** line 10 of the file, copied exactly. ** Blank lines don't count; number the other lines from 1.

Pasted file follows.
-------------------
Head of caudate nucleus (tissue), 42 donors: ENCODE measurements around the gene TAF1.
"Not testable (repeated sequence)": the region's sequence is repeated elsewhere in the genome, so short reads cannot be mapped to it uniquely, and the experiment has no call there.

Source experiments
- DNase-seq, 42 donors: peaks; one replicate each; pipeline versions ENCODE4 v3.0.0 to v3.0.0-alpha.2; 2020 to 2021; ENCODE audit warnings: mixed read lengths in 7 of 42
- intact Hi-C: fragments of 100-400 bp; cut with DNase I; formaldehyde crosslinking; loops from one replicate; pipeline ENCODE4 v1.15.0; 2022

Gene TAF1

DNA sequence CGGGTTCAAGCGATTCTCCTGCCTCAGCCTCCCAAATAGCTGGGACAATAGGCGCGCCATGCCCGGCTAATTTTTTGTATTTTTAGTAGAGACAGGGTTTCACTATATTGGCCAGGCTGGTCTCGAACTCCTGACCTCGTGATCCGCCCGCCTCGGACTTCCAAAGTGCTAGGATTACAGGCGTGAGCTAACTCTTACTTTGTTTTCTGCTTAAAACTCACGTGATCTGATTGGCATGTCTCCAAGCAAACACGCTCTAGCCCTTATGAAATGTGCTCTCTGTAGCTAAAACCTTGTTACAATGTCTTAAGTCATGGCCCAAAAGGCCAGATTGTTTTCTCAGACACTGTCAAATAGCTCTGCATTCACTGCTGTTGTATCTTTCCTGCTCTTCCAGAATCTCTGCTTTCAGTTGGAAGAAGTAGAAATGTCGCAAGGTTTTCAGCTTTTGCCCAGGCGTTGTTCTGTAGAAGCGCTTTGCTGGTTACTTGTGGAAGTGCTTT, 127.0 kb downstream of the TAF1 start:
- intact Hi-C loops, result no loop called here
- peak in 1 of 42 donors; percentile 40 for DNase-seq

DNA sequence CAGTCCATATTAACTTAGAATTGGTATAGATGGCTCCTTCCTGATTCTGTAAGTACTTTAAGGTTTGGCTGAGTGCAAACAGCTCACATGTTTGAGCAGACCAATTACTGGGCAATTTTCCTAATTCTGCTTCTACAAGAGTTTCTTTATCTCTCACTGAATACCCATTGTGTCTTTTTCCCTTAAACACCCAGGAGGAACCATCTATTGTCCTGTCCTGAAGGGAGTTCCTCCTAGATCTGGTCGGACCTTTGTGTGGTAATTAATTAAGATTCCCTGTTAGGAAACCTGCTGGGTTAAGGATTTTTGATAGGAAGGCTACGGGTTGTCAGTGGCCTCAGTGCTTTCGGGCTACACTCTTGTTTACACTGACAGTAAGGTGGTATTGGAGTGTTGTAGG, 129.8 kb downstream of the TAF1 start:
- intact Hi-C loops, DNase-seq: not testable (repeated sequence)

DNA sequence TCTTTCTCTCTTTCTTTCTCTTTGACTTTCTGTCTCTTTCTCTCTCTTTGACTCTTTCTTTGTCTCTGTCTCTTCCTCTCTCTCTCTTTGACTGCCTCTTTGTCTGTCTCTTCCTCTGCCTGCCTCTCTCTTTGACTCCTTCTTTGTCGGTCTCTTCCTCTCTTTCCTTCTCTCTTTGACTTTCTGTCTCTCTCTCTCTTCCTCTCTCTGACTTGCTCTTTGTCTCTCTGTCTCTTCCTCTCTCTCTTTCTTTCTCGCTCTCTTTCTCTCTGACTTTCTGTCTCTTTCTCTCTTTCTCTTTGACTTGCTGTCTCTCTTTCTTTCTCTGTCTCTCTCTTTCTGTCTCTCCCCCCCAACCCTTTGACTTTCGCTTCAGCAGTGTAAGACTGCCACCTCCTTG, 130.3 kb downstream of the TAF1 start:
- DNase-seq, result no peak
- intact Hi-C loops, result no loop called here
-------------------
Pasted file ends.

DNA sequence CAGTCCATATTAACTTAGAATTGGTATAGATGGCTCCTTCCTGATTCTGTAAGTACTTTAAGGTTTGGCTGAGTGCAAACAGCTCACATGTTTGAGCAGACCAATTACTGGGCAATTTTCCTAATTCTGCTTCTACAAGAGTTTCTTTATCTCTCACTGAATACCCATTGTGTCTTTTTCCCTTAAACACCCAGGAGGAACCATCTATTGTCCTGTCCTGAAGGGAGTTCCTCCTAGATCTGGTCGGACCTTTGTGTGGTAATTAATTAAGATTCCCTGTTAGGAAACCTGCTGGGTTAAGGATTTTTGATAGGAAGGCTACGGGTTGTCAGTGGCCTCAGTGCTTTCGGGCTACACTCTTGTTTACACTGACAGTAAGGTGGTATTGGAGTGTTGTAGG, 129.8 kb downstream of the TAF1 start: